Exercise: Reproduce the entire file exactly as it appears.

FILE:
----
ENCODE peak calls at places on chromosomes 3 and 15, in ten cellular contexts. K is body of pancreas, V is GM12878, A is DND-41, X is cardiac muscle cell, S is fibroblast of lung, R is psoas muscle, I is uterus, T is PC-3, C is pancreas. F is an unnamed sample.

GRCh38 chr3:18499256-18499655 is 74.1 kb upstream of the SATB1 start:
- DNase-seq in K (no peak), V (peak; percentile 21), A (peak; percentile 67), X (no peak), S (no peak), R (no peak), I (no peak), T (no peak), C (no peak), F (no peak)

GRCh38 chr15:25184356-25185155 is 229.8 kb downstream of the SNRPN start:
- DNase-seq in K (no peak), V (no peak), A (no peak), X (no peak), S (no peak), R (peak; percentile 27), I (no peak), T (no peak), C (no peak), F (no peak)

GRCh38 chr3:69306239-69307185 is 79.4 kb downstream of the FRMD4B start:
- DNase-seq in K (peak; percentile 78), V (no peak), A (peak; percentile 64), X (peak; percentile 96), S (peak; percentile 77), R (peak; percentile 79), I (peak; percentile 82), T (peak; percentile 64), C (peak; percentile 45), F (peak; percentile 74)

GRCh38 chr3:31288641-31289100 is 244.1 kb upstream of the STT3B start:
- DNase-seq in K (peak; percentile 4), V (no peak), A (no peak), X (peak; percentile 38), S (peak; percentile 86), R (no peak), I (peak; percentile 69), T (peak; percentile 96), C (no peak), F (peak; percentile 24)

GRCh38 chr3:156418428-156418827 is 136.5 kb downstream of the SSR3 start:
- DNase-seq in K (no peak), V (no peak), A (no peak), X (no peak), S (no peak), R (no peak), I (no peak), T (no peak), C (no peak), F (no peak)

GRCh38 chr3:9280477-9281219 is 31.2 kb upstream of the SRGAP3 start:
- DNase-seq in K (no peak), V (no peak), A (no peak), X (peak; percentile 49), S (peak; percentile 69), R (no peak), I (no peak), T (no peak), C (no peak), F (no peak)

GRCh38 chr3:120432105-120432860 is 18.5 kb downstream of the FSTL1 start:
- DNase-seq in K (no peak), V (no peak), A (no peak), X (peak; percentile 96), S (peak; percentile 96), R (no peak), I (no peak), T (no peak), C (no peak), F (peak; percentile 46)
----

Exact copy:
ENCODE peak calls at places on chromosomes 3 and 15, in ten cellular contexts. K is body of pancreas, V is GM12878, A is DND-41, X is cardiac muscle cell, S is fibroblast of lung, R is psoas muscle, I is uterus, T is PC-3, C is pancreas. F is an unnamed sample.

GRCh38 chr3:18499256-18499655 is 74.1 kb upstream of the SATB1 start:
- DNase-seq in K (no peak), V (peak; percentile 21), A (peak; percentile 67), X (no peak), S (no peak), R (no peak), I (no peak), T (no peak), C (no peak), F (no peak)

GRCh38 chr15:25184356-25185155 is 229.8 kb downstream of the SNRPN start:
- DNase-seq in K (no peak), V (no peak), A (no peak), X (no peak), S (no peak), R (peak; percentile 27), I (no peak), T (no peak), C (no peak), F (no peak)

GRCh38 chr3:69306239-69307185 is 79.4 kb downstream of the FRMD4B start:
- DNase-seq in K (peak; percentile 78), V (no peak), A (peak; percentile 64), X (peak; percentile 96), S (peak; percentile 77), R (peak; percentile 79), I (peak; percentile 82), T (peak; percentile 64), C (peak; percentile 45), F (peak; percentile 74)

GRCh38 chr3:31288641-31289100 is 244.1 kb upstream of the STT3B start:
- DNase-seq in K (peak; percentile 4), V (no peak), A (no peak), X (peak; percentile 38), S (peak; percentile 86), R (no peak), I (peak; percentile 69), T (peak; percentile 96), C (no peak), F (peak; percentile 24)

GRCh38 chr3:156418428-156418827 is 136.5 kb downstream of the SSR3 start:
- DNase-seq in K (no peak), V (no peak), A (no peak), X (no peak), S (no peak), R (no peak), I (no peak), T (no peak), C (no peak), F (no peak)

GRCh38 chr3:9280477-9281219 is 31.2 kb upstream of the SRGAP3 start:
- DNase-seq in K (no peak), V (no peak), A (no peak), X (peak; percentile 49), S (peak; percentile 69), R (no peak), I (no peak), T (no peak), C (no peak), F (no peak)

GRCh38 chr3:120432105-120432860 is 18.5 kb downstream of the FSTL1 start:
- DNase-seq in K (no peak), V (no peak), A (no peak), X (peak; percentile 96), S (peak; percentile 96), R (no peak), I (no peak), T (no peak), C (no peak), F (peak; percentile 46)